Mobile Civic Center redevelopment: Take sure thing or hold out for something better?
MOBILE, Ala. (WALA) - A divided City Council facing a proposed overhaul of the Civic Center has a fundamental choice: Take the sure thing or hold out of something better.
That sure thing is a six-story office building that the U.S. Army Corps of Engineers has proposed. But some city leaders have questioned whether the development would complicate a more ambitions redevelopment.
For the better part of a decade, city officials have grappled with what to do with the aging and costly buildings but have not found consensus. With some City Council members urging Mayor Sandy Stimpson to slow down plans, agreement remains as elusive as ever.
“I know that there have been other master plans that have not been discussed. … We don’t know what’s out there, is what I’m hearing,” District 6 City Councilman Scott Jones said at a council work session prior to Tuesday’s public meeting.
District 2 Councilman William Carroll suggested the city put out a formal request for companies to submit ideas for a master plan for the entire Civic Center site. He said it would help the city determine if there are better options than the Corps of Engineers plan.
“All of these things would be clear if we had a master plan in place moving forward,” he said.
Others, however, said the city has dickered long enough over a facility that is aging and increasingly costly to maintain.
“We’ve had this white elephant over there for 15 years,” District 5 Councilman Joel Daves told fellow council members. “And in that period of time, we have had multiple plans come forward for its use. And the city has never taken any action. And in the meantime, it just sits over there and gets crummier and crummier and crummier. Every. Single. Day.”
The Mobile Planning Commission last week endorsed a rezoning framework that would allow for taller buildings, paving the way for the office building that the Army Corps of Engineers wants to build on the southern portion of the property. The plan also includes a 1,000-car parking garage to make up for parking spaces that would be lost to the new building.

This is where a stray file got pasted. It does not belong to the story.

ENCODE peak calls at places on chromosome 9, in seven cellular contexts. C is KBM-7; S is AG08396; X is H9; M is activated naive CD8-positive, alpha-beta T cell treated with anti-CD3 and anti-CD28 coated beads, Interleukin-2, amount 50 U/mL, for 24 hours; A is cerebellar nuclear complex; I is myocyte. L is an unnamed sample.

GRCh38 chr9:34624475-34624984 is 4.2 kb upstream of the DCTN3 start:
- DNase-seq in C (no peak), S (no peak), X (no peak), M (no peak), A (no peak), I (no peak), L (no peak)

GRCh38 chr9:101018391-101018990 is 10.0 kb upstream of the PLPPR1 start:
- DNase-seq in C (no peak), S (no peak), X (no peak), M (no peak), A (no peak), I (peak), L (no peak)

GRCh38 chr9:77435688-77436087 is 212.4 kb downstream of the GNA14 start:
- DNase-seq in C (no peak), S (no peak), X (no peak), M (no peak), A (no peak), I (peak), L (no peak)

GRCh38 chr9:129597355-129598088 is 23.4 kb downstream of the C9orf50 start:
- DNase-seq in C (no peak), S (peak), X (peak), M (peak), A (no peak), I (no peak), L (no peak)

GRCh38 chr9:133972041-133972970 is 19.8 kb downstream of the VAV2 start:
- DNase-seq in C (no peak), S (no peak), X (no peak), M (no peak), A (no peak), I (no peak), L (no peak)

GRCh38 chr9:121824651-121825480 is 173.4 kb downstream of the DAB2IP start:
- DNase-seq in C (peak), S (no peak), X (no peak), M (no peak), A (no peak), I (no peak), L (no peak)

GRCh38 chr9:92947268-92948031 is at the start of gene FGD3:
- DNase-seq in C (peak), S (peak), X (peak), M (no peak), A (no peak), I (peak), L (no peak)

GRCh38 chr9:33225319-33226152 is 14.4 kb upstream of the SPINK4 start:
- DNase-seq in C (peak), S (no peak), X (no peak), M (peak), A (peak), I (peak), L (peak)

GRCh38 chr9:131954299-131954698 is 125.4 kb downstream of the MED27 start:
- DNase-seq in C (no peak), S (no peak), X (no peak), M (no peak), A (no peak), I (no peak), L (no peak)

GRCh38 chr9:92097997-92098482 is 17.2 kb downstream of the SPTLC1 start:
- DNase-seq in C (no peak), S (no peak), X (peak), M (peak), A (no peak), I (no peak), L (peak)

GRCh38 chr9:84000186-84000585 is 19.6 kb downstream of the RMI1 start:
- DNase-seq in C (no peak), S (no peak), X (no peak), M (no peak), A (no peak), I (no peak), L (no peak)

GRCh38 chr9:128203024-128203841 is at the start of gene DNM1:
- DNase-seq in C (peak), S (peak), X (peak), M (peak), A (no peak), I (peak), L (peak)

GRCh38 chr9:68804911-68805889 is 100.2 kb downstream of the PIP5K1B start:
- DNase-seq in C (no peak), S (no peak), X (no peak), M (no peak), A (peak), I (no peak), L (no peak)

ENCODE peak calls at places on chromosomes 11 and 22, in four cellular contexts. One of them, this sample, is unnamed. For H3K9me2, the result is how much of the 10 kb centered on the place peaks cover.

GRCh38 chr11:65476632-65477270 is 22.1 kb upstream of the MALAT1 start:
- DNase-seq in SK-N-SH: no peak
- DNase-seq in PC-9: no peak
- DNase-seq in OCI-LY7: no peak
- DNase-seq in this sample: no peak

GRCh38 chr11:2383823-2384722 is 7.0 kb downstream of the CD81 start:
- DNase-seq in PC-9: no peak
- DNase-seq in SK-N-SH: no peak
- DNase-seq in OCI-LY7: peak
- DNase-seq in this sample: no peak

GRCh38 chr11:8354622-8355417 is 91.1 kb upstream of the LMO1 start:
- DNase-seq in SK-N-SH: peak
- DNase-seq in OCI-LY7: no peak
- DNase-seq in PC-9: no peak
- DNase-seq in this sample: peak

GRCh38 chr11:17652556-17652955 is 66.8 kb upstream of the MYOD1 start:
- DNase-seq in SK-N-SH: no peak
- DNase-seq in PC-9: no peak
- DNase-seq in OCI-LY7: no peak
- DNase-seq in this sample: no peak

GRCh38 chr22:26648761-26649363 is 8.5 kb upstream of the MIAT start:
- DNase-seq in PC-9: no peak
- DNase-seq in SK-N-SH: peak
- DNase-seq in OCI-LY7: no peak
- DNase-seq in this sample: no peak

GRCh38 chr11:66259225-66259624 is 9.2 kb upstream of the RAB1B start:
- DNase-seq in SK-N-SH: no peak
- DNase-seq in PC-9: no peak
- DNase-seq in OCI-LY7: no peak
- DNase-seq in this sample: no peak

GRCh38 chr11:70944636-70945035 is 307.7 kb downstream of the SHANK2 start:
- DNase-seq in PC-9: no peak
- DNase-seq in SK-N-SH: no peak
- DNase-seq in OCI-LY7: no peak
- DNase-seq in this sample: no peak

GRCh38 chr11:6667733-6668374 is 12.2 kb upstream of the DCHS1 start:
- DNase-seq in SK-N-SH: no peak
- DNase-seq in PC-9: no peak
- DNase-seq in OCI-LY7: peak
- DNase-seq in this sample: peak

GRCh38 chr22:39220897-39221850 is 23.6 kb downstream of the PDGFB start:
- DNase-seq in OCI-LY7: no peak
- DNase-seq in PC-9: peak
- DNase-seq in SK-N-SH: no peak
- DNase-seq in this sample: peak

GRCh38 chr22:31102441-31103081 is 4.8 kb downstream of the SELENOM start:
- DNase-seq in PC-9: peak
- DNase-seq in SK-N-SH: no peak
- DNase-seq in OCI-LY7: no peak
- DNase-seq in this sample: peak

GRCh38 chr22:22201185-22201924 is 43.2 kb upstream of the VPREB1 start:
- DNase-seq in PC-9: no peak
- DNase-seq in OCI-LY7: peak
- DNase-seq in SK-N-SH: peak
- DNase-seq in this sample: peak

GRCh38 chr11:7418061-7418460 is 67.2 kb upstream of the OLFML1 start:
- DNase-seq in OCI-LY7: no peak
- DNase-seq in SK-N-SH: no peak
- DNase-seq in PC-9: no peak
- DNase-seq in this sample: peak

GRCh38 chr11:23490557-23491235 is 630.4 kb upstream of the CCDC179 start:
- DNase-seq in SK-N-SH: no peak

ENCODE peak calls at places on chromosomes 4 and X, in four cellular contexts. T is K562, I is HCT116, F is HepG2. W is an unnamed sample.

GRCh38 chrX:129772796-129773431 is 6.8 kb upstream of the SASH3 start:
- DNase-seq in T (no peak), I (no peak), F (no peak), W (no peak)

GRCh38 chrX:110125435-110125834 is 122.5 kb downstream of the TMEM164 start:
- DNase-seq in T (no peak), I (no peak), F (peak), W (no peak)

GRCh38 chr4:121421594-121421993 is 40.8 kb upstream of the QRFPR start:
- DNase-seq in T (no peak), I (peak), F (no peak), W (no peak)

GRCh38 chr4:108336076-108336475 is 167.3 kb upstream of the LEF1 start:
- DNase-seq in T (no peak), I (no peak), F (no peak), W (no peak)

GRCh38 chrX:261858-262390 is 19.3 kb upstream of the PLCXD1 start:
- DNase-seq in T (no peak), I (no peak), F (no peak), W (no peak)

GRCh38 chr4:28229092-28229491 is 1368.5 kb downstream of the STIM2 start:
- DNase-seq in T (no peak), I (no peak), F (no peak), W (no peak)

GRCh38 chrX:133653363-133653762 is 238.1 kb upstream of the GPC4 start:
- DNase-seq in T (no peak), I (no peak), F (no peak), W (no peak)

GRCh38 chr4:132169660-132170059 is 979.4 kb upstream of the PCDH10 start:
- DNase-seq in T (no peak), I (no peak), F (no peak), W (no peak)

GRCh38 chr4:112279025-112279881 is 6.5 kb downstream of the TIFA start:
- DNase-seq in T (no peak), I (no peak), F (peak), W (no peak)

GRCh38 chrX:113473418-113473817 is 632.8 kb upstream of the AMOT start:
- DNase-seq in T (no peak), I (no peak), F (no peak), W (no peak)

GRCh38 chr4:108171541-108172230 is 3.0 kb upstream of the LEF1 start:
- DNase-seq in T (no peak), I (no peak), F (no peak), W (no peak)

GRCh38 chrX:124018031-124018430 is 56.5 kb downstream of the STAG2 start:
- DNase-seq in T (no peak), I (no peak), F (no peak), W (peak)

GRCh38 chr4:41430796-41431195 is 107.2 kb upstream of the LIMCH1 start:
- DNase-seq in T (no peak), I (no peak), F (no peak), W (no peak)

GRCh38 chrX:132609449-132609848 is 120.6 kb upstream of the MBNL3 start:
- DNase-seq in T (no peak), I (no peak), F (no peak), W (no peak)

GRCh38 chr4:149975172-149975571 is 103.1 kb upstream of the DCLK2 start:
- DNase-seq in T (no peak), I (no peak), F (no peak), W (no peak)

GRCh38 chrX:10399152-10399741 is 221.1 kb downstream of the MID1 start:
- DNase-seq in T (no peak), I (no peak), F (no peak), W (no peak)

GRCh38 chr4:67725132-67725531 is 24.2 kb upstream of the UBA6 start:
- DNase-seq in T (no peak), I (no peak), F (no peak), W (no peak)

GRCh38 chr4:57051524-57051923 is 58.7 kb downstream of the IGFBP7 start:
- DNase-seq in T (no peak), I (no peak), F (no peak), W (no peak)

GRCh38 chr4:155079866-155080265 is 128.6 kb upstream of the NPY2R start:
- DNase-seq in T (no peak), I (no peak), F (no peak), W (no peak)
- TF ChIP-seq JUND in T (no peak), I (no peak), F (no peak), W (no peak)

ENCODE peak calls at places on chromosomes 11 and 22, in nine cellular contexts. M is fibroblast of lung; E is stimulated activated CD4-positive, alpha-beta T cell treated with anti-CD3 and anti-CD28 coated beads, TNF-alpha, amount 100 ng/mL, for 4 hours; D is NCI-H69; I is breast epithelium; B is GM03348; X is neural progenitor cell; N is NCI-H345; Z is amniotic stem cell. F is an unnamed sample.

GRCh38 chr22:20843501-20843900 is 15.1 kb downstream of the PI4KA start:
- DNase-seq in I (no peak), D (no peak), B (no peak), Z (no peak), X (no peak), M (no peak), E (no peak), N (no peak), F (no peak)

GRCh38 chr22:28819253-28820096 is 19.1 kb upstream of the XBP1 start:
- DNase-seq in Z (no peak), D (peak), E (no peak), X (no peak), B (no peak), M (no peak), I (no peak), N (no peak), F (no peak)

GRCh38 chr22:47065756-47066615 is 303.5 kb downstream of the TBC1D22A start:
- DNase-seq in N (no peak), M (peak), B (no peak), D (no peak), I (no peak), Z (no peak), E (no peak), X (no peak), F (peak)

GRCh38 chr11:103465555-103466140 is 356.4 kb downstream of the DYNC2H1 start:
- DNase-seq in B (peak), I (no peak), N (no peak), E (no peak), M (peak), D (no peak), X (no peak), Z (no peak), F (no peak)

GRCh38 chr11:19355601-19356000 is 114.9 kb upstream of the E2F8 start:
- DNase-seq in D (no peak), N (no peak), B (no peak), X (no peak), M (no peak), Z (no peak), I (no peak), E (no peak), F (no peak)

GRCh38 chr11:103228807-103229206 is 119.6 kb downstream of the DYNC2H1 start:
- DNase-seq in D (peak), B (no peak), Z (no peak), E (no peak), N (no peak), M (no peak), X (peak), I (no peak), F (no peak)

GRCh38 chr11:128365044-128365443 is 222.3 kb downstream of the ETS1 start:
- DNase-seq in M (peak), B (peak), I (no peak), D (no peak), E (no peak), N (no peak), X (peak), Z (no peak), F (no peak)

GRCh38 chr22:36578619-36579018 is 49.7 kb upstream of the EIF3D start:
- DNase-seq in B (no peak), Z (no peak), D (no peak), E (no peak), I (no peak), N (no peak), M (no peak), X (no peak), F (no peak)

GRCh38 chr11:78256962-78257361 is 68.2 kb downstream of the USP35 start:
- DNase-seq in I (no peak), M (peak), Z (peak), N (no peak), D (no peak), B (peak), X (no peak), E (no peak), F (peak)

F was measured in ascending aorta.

The timeline is aggressive. The Corps had hoped to start construction just after the new year, a schedule that would require swift approval by the City Council. But there is no word on when the council might take up the Planning Commission recommendation.
“There’s not a gun at your head or at our head,” Stimpson said on Tuesday. “There is a timeline where if we don’t do something, you will lose that opportunity, and then we’ll be sitting here with nothing. And so, is that bird in the hand, you know, worth two in the bush?”
Stimpson told council members on Tuesday that he is open to slowing down redevelopment plans. He said he toured a development in Atlanta a couple of weeks and ago and listened to a proposal for the Civic Center site but concluded it did not fit the site. He noted how difficult it has been to attract developers and argued the Corps of Engineers plan is the best one the city is likely to see.
“I don’t know another company in Mobile that’s gonna build almost 200,000 square feet of office space and put it with 800 employees,” he said.
Carroll told FOX10 News on Wednesday that he is open to the Corps of Engineers project. But he said there are many details to iron out and concerns to address. He said people in the Church Street East Historic District are concerned about increased traffic and more people parking along the streets during big events – especially since the parking garage would add fewer spaces than would be lost in the construction.
Carroll also said taller buildings have the potential to overshadow the residential neighborhood.
“There’s so many things that we have to consider that are part of the master plan that will project out into the quality of life of the surrounding community that we need to take a little bit of time and get it right,” he said.
Some outside the council have voiced concerns, as well.
“It’s the most important open site in downtown Mobile and maybe in a large part of the city,” said Elizabeth Stevens, the president and CEO of the Downtown Mobile Alliance.
Stevens added that she is glad to see serious effort going into redevelopment efforts.
“The question is, you don’t want it to take up more space than it needs to on a very important site that has a lot of opportunities,” she said.
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